"We're not going to grow out of this," Christie said after outlining the state's escalating debt and health-benefits costs. "It's time to dig in and make a few people unhappy so the greater good can be achieved."
Christie spoke for 35 minutes to a half-full ballroom in the Marriott Wardman Park hotel. Attendees of the annual event often dine and attend parties elsewhere after traveling from New Jersey to Washington aboard a chartered train. Christie had not been on the train.
During his speech, the governor repeated much of the message he has delivered at town-hall events in recent weeks, suggesting that New Jersey could suffer the fate of bankrupt Detroit if it does not address its rising pension and debt costs.
He also mentioned some details he has included in speeches to national audiences, referring to himself as a "conservative Republican governor" and panning party gridlock in Washington.
If New Jersey's leaders cannot reach an agreement regarding pension costs, Christie said, "we're nothing but hypocrites." He did not specify which changes to the pension system he believes are needed.
Citing economic-incentive bills as among measures enacted to improve the state's economy, Christie credited legislative Democrats, saying "none of these things could get done" without their consent.
He described his relationship with Senate President Stephen Sweeney, a Gloucester County Democrat who joined the governor in supporting pension reform during Christie's first term, as "the most consistent partnership I've had over the past four years."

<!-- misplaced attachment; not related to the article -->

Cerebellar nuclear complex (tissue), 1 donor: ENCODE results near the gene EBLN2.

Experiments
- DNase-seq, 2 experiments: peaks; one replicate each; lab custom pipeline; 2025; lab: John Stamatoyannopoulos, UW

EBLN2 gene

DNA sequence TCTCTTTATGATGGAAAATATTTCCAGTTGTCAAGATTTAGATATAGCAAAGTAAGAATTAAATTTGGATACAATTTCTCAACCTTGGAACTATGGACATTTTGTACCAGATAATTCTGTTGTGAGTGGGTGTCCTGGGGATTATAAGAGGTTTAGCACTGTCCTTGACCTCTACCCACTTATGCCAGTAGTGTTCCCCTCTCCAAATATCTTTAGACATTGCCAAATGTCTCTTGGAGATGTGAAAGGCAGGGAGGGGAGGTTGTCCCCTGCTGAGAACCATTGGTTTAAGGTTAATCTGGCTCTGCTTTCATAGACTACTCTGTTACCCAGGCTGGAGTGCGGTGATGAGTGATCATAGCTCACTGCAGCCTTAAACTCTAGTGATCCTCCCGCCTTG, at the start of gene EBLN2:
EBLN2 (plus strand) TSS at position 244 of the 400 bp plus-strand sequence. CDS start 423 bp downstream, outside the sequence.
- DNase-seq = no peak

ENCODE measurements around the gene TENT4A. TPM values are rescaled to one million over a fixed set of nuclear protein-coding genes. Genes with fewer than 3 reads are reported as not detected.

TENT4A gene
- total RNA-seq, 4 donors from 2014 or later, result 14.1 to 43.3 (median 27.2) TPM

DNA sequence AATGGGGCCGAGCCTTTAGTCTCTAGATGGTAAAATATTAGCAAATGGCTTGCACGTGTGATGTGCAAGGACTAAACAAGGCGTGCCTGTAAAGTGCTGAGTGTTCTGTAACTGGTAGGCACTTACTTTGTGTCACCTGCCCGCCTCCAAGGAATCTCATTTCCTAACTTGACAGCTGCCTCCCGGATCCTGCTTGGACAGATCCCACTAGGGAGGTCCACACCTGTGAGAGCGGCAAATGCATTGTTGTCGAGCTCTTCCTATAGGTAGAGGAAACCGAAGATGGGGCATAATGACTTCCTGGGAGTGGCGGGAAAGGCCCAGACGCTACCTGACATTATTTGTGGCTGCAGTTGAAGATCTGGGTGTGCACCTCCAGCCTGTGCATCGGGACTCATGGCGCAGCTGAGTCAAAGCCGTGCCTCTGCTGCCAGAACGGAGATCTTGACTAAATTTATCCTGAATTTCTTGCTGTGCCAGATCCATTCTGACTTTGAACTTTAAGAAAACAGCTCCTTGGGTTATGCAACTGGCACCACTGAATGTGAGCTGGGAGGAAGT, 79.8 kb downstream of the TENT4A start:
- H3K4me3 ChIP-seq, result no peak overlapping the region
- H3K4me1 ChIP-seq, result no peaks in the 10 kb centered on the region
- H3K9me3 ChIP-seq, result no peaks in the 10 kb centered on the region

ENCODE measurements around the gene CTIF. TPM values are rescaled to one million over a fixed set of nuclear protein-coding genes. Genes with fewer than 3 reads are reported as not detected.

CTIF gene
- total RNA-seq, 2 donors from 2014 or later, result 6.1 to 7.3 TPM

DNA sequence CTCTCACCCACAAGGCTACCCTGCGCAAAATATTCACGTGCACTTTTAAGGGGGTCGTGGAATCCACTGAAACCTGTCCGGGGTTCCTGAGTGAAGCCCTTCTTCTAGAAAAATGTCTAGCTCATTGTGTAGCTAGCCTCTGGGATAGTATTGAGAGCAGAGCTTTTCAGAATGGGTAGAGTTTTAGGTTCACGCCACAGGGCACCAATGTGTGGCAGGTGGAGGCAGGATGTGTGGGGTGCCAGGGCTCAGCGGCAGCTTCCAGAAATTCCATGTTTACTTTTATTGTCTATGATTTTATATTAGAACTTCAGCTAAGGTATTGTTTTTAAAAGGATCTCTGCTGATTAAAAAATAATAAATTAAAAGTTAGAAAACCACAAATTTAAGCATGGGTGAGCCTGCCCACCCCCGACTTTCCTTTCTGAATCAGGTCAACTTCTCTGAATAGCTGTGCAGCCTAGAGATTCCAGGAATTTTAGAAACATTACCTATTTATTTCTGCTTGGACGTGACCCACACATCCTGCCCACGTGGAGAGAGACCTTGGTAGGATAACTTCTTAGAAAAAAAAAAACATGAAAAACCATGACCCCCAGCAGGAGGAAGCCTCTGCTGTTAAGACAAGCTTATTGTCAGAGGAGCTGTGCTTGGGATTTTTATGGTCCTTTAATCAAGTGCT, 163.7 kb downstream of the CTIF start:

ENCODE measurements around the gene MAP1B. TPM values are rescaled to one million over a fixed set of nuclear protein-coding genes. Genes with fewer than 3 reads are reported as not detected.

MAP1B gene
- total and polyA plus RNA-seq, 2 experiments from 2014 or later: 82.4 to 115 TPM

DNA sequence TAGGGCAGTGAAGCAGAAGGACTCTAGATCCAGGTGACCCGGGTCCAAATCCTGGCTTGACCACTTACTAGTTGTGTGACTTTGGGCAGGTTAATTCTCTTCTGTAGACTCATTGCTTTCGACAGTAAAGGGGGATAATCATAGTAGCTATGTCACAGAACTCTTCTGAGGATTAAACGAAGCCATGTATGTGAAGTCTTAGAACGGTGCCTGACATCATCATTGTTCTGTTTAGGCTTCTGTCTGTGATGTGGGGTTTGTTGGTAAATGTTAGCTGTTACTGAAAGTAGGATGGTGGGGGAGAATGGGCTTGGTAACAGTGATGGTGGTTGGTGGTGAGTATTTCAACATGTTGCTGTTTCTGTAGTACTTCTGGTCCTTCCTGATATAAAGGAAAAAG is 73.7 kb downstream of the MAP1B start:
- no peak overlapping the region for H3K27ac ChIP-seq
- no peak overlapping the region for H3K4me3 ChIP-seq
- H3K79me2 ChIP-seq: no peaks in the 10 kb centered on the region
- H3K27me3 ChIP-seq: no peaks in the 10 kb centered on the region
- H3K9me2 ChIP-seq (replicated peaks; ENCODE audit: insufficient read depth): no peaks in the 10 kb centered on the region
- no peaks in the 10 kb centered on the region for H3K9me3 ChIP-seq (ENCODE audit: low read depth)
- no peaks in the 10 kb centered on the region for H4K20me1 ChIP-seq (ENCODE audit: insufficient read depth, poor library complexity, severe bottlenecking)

Sweeney, who was not at Tuesday's event, has said he opposes further changes to the pension system, saying workers have done their part in contributing more to the system.
Senate lawmakers have passed a measure Christie backs extending the cap on police and firefighter raises, but the Assembly has not moved forward with the bill.
Noting that he was "never running in this state again," Christie said his interest in addressing New Jersey's future fiscal stability was not for his benefit.
Instead, he said, "I don't want to be a part of that generation . . . that failed the next generation of Americans."
"We will be judged by how we conduct ourselves in these decisions," Christie said. He called for making New Jersey "an example of civic-mindedness, self-sacrifice, and American greatness."
The governor's speech followed an announcement by the legislative committee probing the lane closures at the George Washington Bridge that it had issued four subpoenas for testimony, including to Christie's press secretary and a former aide in his administration.